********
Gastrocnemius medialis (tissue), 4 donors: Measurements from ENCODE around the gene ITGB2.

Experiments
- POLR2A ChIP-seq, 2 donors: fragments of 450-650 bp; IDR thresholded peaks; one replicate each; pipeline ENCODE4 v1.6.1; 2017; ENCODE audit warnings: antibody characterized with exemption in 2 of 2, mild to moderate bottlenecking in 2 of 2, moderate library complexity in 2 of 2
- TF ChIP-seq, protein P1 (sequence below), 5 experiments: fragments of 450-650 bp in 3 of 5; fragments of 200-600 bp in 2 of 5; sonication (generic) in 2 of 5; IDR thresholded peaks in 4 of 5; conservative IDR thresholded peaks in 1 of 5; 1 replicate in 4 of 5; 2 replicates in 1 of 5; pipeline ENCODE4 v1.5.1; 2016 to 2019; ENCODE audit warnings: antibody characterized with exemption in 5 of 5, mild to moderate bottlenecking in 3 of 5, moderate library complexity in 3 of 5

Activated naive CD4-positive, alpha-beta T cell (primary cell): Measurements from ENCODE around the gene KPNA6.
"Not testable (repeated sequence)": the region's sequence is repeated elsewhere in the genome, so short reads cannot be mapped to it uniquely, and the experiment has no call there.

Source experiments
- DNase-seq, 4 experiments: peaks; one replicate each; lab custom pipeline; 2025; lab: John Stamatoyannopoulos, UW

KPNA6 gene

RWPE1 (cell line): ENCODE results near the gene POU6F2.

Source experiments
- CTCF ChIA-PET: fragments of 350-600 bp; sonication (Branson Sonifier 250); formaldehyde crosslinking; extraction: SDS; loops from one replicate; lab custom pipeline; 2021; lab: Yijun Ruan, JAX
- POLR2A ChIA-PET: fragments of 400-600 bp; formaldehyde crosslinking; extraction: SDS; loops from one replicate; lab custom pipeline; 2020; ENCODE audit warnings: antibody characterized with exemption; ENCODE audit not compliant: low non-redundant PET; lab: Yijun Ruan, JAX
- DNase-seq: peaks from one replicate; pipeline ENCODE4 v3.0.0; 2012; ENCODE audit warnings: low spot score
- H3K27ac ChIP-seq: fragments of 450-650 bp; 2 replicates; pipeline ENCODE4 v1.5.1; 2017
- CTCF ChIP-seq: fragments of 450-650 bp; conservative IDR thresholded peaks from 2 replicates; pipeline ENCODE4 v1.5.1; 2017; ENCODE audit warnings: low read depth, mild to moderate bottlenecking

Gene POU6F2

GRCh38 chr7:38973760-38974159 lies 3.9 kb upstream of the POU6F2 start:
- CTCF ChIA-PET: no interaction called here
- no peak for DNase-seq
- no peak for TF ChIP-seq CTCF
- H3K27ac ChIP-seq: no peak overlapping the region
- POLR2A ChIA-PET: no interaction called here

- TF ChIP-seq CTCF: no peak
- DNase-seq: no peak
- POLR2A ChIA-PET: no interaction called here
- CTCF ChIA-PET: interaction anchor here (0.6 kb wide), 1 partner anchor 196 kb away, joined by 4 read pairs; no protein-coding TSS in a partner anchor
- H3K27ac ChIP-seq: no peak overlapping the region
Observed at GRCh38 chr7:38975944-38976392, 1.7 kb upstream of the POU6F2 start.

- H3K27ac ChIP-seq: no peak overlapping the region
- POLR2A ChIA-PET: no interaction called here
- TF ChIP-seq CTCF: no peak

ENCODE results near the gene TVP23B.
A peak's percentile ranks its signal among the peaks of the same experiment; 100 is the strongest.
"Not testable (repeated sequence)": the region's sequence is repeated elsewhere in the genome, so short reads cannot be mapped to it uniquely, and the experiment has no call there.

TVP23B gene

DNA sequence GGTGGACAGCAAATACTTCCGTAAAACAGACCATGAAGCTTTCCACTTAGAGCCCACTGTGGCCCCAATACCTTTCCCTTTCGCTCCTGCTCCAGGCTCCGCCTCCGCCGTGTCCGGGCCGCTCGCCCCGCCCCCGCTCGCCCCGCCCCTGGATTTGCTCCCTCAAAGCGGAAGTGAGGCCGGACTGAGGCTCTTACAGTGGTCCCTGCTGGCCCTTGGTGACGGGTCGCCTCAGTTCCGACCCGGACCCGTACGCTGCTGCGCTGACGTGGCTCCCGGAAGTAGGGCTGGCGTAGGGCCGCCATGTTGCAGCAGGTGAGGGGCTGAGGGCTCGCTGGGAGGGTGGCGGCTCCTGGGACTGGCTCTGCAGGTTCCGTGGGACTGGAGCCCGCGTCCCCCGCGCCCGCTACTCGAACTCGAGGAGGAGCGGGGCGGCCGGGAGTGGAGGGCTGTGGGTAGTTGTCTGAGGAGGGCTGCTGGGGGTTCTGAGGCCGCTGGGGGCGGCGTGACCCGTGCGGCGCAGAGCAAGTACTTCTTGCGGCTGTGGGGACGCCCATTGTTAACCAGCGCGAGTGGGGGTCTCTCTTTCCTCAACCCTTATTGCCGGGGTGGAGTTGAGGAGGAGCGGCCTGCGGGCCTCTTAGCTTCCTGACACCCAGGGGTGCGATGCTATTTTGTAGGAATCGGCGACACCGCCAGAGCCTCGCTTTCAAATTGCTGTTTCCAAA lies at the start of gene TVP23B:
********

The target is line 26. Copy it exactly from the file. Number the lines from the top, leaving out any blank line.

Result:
- POLR2A ChIA-PET: no interaction called here